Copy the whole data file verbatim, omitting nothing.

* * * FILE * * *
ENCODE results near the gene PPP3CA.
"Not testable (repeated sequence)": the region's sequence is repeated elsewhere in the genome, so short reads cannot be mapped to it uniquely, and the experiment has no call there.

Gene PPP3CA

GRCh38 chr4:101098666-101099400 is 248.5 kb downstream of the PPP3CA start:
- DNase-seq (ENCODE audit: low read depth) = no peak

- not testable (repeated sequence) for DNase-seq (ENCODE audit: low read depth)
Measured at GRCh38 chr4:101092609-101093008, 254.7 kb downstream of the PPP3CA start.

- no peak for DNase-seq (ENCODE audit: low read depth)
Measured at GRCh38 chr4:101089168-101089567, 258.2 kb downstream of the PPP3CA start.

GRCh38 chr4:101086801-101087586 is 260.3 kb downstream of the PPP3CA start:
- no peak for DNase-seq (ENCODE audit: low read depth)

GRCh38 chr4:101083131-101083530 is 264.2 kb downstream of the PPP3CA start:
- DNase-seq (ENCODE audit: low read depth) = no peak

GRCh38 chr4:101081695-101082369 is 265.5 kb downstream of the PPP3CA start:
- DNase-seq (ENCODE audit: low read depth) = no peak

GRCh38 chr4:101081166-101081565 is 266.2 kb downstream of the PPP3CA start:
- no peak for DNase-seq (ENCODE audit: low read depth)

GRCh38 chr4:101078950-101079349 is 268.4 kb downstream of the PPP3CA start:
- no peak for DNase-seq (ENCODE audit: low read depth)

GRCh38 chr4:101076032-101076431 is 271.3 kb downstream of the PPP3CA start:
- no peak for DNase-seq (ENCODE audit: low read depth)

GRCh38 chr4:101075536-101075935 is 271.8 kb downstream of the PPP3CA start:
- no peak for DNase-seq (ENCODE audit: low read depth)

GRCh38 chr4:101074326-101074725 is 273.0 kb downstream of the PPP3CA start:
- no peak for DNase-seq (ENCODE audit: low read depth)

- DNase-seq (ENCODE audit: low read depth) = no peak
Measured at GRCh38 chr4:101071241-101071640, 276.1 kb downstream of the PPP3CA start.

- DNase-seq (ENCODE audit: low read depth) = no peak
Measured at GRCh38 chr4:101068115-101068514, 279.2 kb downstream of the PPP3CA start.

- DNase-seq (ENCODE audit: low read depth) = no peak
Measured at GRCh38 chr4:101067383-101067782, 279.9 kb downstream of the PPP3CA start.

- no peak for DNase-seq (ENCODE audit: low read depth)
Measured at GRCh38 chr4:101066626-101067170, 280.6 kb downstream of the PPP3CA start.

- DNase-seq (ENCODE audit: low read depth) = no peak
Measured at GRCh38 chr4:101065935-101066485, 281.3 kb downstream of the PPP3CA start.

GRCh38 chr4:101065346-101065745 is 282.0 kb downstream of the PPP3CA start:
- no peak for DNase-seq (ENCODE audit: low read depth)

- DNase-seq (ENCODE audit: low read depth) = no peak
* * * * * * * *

ENCODE results near the gene PPP3CA.
"Not testable (repeated sequence)": the region's sequence is repeated elsewhere in the genome, so short reads cannot be mapped to it uniquely, and the experiment has no call there.

Gene PPP3CA

GRCh38 chr4:101098666-101099400 is 248.5 kb downstream of the PPP3CA start:
- DNase-seq (ENCODE audit: low read depth) = no peak

- not testable (repeated sequence) for DNase-seq (ENCODE audit: low read depth)
Measured at GRCh38 chr4:101092609-101093008, 254.7 kb downstream of the PPP3CA start.

- no peak for DNase-seq (ENCODE audit: low read depth)
Measured at GRCh38 chr4:101089168-101089567, 258.2 kb downstream of the PPP3CA start.

GRCh38 chr4:101086801-101087586 is 260.3 kb downstream of the PPP3CA start:
- no peak for DNase-seq (ENCODE audit: low read depth)

GRCh38 chr4:101083131-101083530 is 264.2 kb downstream of the PPP3CA start:
- DNase-seq (ENCODE audit: low read depth) = no peak

GRCh38 chr4:101081695-101082369 is 265.5 kb downstream of the PPP3CA start:
- DNase-seq (ENCODE audit: low read depth) = no peak

GRCh38 chr4:101081166-101081565 is 266.2 kb downstream of the PPP3CA start:
- no peak for DNase-seq (ENCODE audit: low read depth)

GRCh38 chr4:101078950-101079349 is 268.4 kb downstream of the PPP3CA start:
- no peak for DNase-seq (ENCODE audit: low read depth)

GRCh38 chr4:101076032-101076431 is 271.3 kb downstream of the PPP3CA start:
- no peak for DNase-seq (ENCODE audit: low read depth)

GRCh38 chr4:101075536-101075935 is 271.8 kb downstream of the PPP3CA start:
- no peak for DNase-seq (ENCODE audit: low read depth)

GRCh38 chr4:101074326-101074725 is 273.0 kb downstream of the PPP3CA start:
- no peak for DNase-seq (ENCODE audit: low read depth)

- DNase-seq (ENCODE audit: low read depth) = no peak
Measured at GRCh38 chr4:101071241-101071640, 276.1 kb downstream of the PPP3CA start.

- DNase-seq (ENCODE audit: low read depth) = no peak
Measured at GRCh38 chr4:101068115-101068514, 279.2 kb downstream of the PPP3CA start.

- DNase-seq (ENCODE audit: low read depth) = no peak
Measured at GRCh38 chr4:101067383-101067782, 279.9 kb downstream of the PPP3CA start.

- no peak for DNase-seq (ENCODE audit: low read depth)
Measured at GRCh38 chr4:101066626-101067170, 280.6 kb downstream of the PPP3CA start.

- DNase-seq (ENCODE audit: low read depth) = no peak
Measured at GRCh38 chr4:101065935-101066485, 281.3 kb downstream of the PPP3CA start.

GRCh38 chr4:101065346-101065745 is 282.0 kb downstream of the PPP3CA start:
- no peak for DNase-seq (ENCODE audit: low read depth)

- DNase-seq (ENCODE audit: low read depth) = no peak